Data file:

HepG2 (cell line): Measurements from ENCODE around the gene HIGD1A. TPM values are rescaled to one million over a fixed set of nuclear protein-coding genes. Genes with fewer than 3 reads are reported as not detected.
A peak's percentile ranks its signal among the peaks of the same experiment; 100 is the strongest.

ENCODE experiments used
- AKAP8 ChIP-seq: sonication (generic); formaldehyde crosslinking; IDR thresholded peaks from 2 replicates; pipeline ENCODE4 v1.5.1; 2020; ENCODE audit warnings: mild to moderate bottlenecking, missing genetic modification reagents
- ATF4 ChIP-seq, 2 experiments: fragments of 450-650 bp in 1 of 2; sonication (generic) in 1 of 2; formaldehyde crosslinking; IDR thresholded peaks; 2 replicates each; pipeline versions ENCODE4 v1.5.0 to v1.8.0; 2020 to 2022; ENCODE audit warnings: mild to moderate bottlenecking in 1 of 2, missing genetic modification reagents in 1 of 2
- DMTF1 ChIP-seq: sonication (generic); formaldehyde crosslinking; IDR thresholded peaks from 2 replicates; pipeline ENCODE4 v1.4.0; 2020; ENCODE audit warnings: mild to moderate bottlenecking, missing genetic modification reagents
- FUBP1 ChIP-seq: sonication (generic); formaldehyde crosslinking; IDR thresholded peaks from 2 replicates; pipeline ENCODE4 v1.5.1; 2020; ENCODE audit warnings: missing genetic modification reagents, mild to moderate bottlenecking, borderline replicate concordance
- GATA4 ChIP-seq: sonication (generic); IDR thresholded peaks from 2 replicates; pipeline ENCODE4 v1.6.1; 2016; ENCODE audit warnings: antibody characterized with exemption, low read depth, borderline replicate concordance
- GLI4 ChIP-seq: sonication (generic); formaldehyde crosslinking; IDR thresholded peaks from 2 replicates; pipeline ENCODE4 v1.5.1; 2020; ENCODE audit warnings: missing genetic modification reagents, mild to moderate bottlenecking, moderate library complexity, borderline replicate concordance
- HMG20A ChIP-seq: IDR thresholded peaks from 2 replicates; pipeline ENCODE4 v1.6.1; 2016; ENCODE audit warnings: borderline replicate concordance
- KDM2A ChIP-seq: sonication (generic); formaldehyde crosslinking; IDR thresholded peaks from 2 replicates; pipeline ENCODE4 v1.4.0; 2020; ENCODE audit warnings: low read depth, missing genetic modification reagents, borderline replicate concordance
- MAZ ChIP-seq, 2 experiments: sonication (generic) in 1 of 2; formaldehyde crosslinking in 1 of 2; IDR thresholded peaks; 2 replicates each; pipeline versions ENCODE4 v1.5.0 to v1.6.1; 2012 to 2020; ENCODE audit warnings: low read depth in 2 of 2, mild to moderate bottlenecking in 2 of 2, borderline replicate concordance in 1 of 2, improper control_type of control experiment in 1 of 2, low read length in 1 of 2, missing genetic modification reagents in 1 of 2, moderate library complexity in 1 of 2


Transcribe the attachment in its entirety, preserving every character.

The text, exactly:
HepG2 (cell line): Measurements from ENCODE around the gene HIGD1A. TPM values are rescaled to one million over a fixed set of nuclear protein-coding genes. Genes with fewer than 3 reads are reported as not detected.
A peak's percentile ranks its signal among the peaks of the same experiment; 100 is the strongest.

ENCODE experiments used
- AKAP8 ChIP-seq: sonication (generic); formaldehyde crosslinking; IDR thresholded peaks from 2 replicates; pipeline ENCODE4 v1.5.1; 2020; ENCODE audit warnings: mild to moderate bottlenecking, missing genetic modification reagents
- ATF4 ChIP-seq, 2 experiments: fragments of 450-650 bp in 1 of 2; sonication (generic) in 1 of 2; formaldehyde crosslinking; IDR thresholded peaks; 2 replicates each; pipeline versions ENCODE4 v1.5.0 to v1.8.0; 2020 to 2022; ENCODE audit warnings: mild to moderate bottlenecking in 1 of 2, missing genetic modification reagents in 1 of 2
- DMTF1 ChIP-seq: sonication (generic); formaldehyde crosslinking; IDR thresholded peaks from 2 replicates; pipeline ENCODE4 v1.4.0; 2020; ENCODE audit warnings: mild to moderate bottlenecking, missing genetic modification reagents
- FUBP1 ChIP-seq: sonication (generic); formaldehyde crosslinking; IDR thresholded peaks from 2 replicates; pipeline ENCODE4 v1.5.1; 2020; ENCODE audit warnings: missing genetic modification reagents, mild to moderate bottlenecking, borderline replicate concordance
- GATA4 ChIP-seq: sonication (generic); IDR thresholded peaks from 2 replicates; pipeline ENCODE4 v1.6.1; 2016; ENCODE audit warnings: antibody characterized with exemption, low read depth, borderline replicate concordance
- GLI4 ChIP-seq: sonication (generic); formaldehyde crosslinking; IDR thresholded peaks from 2 replicates; pipeline ENCODE4 v1.5.1; 2020; ENCODE audit warnings: missing genetic modification reagents, mild to moderate bottlenecking, moderate library complexity, borderline replicate concordance
- HMG20A ChIP-seq: IDR thresholded peaks from 2 replicates; pipeline ENCODE4 v1.6.1; 2016; ENCODE audit warnings: borderline replicate concordance
- KDM2A ChIP-seq: sonication (generic); formaldehyde crosslinking; IDR thresholded peaks from 2 replicates; pipeline ENCODE4 v1.4.0; 2020; ENCODE audit warnings: low read depth, missing genetic modification reagents, borderline replicate concordance
- MAZ ChIP-seq, 2 experiments: sonication (generic) in 1 of 2; formaldehyde crosslinking in 1 of 2; IDR thresholded peaks; 2 replicates each; pipeline versions ENCODE4 v1.5.0 to v1.6.1; 2012 to 2020; ENCODE audit warnings: low read depth in 2 of 2, mild to moderate bottlenecking in 2 of 2, borderline replicate concordance in 1 of 2, improper control_type of control experiment in 1 of 2, low read length in 1 of 2, missing genetic modification reagents in 1 of 2, moderate library complexity in 1 of 2